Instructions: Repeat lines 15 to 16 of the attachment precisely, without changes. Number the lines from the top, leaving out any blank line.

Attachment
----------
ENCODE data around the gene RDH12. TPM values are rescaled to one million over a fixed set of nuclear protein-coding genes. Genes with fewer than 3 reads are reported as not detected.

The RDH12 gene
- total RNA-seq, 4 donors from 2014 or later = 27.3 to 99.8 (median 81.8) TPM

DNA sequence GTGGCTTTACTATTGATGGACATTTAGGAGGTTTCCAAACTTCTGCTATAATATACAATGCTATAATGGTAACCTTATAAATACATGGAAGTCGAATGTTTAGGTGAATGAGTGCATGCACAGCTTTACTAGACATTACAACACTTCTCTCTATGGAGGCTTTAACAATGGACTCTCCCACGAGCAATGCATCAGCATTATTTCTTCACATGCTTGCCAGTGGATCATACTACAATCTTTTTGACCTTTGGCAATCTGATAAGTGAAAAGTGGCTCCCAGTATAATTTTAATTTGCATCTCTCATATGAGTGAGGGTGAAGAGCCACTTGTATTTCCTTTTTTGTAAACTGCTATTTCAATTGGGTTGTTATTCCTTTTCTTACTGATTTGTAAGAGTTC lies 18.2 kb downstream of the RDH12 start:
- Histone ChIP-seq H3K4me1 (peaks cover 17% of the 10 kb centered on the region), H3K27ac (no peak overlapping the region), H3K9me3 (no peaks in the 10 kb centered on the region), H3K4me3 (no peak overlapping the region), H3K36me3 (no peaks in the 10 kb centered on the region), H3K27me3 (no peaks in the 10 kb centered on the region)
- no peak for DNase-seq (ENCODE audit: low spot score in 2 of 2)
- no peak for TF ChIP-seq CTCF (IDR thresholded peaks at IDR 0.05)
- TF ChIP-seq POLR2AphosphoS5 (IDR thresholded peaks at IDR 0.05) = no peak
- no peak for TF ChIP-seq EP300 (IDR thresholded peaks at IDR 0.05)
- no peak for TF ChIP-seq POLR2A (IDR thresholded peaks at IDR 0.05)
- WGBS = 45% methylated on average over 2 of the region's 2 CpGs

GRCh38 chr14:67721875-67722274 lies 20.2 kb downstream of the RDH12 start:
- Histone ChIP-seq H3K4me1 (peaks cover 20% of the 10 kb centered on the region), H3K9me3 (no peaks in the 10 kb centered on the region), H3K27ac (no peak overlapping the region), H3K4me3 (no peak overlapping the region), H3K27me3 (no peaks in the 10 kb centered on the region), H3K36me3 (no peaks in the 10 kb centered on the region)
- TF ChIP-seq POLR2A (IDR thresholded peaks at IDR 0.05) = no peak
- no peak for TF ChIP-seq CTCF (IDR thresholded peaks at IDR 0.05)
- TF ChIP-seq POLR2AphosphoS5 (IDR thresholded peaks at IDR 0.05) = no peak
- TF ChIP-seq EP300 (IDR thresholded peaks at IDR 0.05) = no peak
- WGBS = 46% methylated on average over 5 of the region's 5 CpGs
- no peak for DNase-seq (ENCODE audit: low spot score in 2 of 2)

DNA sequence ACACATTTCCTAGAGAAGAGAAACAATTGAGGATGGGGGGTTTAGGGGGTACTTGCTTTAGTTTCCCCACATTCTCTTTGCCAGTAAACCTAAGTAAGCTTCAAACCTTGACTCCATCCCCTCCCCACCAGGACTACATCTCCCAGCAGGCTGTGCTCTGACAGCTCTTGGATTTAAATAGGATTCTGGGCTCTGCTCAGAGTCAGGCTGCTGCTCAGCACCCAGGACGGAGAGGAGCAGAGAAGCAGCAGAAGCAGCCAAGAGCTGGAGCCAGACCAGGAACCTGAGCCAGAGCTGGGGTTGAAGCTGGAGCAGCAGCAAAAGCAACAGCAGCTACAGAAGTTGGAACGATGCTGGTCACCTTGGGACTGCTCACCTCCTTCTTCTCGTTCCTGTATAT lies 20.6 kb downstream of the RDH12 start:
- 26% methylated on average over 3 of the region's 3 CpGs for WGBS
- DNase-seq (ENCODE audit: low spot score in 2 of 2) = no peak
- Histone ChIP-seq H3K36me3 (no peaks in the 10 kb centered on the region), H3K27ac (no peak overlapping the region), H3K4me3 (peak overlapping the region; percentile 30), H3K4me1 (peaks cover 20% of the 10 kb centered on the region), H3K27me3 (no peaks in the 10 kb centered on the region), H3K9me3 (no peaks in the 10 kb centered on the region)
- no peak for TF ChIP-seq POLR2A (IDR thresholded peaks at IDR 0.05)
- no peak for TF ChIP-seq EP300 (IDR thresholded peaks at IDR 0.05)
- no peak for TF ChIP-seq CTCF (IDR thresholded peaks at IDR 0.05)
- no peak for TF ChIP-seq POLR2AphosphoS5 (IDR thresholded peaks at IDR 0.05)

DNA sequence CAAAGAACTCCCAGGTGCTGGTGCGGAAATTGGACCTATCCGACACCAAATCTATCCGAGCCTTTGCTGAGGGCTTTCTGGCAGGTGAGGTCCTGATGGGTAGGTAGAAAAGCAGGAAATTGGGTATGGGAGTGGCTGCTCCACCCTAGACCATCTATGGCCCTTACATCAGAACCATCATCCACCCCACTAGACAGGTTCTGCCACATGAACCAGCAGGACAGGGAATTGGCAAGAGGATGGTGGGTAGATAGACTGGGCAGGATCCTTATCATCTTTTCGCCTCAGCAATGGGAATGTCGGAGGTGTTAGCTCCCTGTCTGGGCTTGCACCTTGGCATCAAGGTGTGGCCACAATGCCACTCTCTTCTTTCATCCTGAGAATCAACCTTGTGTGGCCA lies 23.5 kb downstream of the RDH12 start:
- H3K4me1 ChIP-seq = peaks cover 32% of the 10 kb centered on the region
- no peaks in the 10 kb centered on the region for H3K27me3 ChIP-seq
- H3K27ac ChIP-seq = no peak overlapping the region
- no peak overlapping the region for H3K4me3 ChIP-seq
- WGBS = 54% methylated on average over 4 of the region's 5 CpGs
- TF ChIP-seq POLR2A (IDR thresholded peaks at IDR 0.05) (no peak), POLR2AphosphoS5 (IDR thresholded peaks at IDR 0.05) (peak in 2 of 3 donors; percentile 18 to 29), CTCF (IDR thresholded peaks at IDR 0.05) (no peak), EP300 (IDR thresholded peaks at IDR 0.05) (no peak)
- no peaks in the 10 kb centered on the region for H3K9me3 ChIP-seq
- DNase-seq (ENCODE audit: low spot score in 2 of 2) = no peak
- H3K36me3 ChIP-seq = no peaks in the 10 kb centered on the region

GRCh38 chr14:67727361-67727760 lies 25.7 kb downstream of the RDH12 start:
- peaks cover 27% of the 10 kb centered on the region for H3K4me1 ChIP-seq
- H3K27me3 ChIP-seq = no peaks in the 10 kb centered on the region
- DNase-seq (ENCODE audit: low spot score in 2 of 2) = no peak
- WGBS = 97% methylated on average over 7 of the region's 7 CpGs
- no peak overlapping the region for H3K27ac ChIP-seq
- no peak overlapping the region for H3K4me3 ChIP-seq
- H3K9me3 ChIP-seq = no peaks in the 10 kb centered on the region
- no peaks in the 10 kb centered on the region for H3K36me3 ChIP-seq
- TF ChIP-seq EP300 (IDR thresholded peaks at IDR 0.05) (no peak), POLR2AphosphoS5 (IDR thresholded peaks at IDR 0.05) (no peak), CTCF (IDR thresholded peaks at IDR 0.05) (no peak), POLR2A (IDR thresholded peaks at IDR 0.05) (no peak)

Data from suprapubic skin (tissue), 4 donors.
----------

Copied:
- no peak for TF ChIP-seq CTCF (IDR thresholded peaks at IDR 0.05)
- TF ChIP-seq POLR2AphosphoS5 (IDR thresholded peaks at IDR 0.05) = no peak